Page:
12 Nov 2015
Gathering of the clans in Glasgow gives a foretaste of optical breakthroughs to come.
by Matthew Peach in GlasgowInstitute of Photonics at the University of Strathclyde, Glasgow, last week hosted a celebration of this technology to mark its 20th anniversary. The day-long event was held at the Technology Innovation Centre.
But anybody expecting a back-slapping reunion of industry hacks reliving the glory days of when the fiber laser was just a fiber, over an obliging glass of red, would first need to dust down their copy of Saleh and Teich’s Fundamentals of Photonics. Ahead of them was a day filled with high-level lectures on recent innovations, market challenges and opportunities to digest before the party could start.
Professor Martin Dawson, director of research at the Institute, introduced the program, saying that since 1995 the Institute had grown from a standing start to achieve its current high national and international profile, now boasting 16 staff and more than 40 post-docs and PhD students with a grant and contract portfolio worth more than £8 million ($12 million).
Professor Sir Jim McDonald, Strathclyde’s Principal, who had just flown in from a networking mission to China, welcomed the 250 guests and highlighted the fact that photonics is not just a collection of research projects but a generator of at least £600 million ($900 million) of business for Scotland alone “and still growing”. He also made mention of the anniversary's happy coincidence with the International Year of Light; many IYOL "spectrum" badges were in evidence.
Following the introductions the associated symposium began, with a range of international speakers updating the guests on the latest breakthroughs by the body photonic. Topics included diamond photonics, visible light communications, gallium nitride-based lighting, colloidal quantum dot devices and optogenetics, all put into the context of use-inspired research, university-business engagement and industrial photonics.engineering diamond for laser applications; Dr Stefan Illek, from Osram, explained how high power LEDs can enable smart car headlights that reduce dazzling effects on oncoming traffic; and Professor Volkan Demir, of NTU Singapore, related some of the latest developments in nanocrystal optoelectronics encompassing quantum dots and quantum wells.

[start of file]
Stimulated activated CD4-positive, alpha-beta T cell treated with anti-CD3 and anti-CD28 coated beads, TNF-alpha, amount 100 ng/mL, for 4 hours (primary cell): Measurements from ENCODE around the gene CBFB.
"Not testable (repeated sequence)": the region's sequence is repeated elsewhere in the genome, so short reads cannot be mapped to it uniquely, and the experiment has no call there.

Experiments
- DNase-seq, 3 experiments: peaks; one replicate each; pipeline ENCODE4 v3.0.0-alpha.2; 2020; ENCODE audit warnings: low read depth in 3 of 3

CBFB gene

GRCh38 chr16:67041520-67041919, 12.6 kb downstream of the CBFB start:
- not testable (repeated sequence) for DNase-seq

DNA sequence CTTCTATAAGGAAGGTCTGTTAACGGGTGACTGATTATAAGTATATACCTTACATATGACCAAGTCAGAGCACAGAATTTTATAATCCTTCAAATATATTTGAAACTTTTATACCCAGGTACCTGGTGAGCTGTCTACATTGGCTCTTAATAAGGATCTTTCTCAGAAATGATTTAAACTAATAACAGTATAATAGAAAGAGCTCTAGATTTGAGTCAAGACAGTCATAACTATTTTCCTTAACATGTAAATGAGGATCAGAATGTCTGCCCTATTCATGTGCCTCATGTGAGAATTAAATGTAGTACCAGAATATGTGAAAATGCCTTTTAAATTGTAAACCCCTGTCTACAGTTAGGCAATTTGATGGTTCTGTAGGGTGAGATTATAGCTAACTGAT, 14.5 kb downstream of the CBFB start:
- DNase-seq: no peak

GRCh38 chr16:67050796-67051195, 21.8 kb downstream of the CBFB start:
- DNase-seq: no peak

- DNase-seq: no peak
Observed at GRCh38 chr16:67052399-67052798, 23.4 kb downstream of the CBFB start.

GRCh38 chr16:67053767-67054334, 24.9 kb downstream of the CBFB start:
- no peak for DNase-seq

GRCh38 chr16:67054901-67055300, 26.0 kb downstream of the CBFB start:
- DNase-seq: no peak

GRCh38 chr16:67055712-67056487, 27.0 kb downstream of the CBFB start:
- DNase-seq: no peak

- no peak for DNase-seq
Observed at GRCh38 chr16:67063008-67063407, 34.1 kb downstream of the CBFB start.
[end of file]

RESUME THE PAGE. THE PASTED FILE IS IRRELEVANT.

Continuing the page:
After lunch, an animated Professor Oliver Ambacher, of Fraunhofer IAF, Germany, jumped around energetically to illustrate the perennial “valley of death” problem of how to commercialize new technologies – decrying the risk-averse nature of industry towards adopting new technologies. Prof. Harald Haas, University of Edinburgh, explained how micro LEDs are changing the wireless internet; and Prof. Daniel Palanker, from Stanford University, gave a fascinating update on his research into restoring sight to the blind with optoelectroinic implants.
She said that the mechanisms for establishing such collaborations were often complicated and murky with too much red tape and suspicion and resistance apparent on both sides of these potentially fruitful ventures. She commented that, “academics who pursue such collaborations with industry often do so in spite of, not because of, their universities, which can sometimes see business compromising the purity of research.”
Closing remarks were made by longstanding Scottish and international photonics champion Professor Wilson Sibbett FRS who underlined the many beneficial and commercial possibilities of adapting photonics into solutions to everyday problems. It was only then that the participants could let their hair down at the TIC reception.
About the Author
Matthew Peach is a contributing editor to optics.org.
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